With the end of the year approaching, it's time to look back on the achievements of the last 12 months and prepare some good resolutions for next year. With the release of the Fitness Check, the publication of the updated annexes of the EMAS regulation and the new User’s Guide, 2017 has prepared the ground for a period of renewal.
Among our achievements, I would highlight the commitment made by many Member States to step up support for EMAS. After the Fitness Check assessed the effectiveness and added value of the EMAS Regulation, Member States were asked to confirm their support for the recommendations it contains, notably by introducing more regulatory relief and promotional measures for EMAS registered organisations. The feedback was positive and the European Commission is now working to identify best practices for the EU level, with a view to their swift dissemination.
EMAS has also become more flexible. Thanks to the updated annexes, it is now easier than ever to step up from ISO 14001 to EMAS. EMAS still involves a higher level of transparency and legal compliance, and it remains the premium environmental management scheme, but organisations certified with ISO14001 can now join more easily and adapt the scheme to their own specific sectoral and company needs.
Another innovation will come in the shape of the updated User’s Guide – about to be published. Large organisations with multiple sites will be able to have their sites audited on a sample basis. This will lighten the burden of verification, without compromising EMAS’s high standards. Our hope is that many multi-site organisations will take advantage of this change and implement EMAS on larger scale.
EMAS’s links to other regulations and sustainability goals are now more visible than ever. The 2017 EMAS Awards recognised organisations leading the way to a circular economy, and you can read about their examples in Moving to a Circular Economy with EMAS,a report filled with ideas about how organisations can get started on the journey to a more circular business model. Going circular involves better use of resources, decreasing GHG emissions and mitigating climate change. EMAS was much to the fore at COP23, the recent Climate Change Conference in Bonn: the conference itself was EMAS-certified, and a report on the environmental impacts of the conference will be available soon.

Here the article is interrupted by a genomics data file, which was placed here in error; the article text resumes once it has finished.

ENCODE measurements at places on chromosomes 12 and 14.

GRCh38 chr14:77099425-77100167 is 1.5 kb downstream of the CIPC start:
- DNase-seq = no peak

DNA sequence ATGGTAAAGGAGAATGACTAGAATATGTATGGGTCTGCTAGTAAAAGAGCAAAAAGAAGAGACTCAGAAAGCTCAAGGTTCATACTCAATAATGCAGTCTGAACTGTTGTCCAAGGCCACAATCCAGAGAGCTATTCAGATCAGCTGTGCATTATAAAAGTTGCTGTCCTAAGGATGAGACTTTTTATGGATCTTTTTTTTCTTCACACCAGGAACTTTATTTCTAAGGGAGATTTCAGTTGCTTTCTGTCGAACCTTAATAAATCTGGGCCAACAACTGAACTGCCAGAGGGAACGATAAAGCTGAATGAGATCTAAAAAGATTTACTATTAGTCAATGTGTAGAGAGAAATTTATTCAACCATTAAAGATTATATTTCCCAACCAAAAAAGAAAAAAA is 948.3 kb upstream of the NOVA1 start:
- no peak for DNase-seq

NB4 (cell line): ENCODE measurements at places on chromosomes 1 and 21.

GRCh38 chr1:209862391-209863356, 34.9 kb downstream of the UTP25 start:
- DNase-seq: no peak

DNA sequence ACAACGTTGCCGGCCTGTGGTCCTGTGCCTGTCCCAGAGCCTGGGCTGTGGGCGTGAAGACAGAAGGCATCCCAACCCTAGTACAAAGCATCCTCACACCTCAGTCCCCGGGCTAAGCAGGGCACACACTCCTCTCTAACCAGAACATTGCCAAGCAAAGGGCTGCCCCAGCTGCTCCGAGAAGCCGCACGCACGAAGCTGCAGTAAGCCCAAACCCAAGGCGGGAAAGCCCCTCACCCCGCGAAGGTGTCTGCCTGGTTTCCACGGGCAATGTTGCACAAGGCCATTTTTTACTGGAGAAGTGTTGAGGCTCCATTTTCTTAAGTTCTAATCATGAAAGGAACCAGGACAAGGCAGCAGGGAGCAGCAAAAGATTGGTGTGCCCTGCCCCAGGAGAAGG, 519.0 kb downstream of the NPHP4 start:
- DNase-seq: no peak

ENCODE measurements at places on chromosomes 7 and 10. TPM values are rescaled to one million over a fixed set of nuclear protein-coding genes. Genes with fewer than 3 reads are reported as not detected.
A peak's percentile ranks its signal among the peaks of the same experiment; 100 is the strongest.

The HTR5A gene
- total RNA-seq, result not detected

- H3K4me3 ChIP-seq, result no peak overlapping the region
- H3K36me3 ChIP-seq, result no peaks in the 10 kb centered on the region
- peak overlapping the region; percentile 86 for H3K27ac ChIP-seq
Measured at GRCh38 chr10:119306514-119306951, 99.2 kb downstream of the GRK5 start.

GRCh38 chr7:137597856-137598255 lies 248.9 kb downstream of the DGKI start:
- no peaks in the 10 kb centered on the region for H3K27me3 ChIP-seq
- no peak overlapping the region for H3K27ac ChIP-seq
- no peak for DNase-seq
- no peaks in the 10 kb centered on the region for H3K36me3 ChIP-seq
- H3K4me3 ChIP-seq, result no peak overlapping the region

Looking to 2018, let's set ourselves a clear objective. Let's aim to further increase EMAS’s links to other policies, and build broader support for the scheme. Let's draw on the successes of existing EMAS organisations to convince stakeholders at all levels that EMAS is the best route not just to sustainability, but to a stronger, more circular European economy.
I look forward to working with you next year to implement this vision. In the meantime, happy holidays to all!
Karmenu Vella, European Commissioner for Environment, Maritime Affairs and Fisheries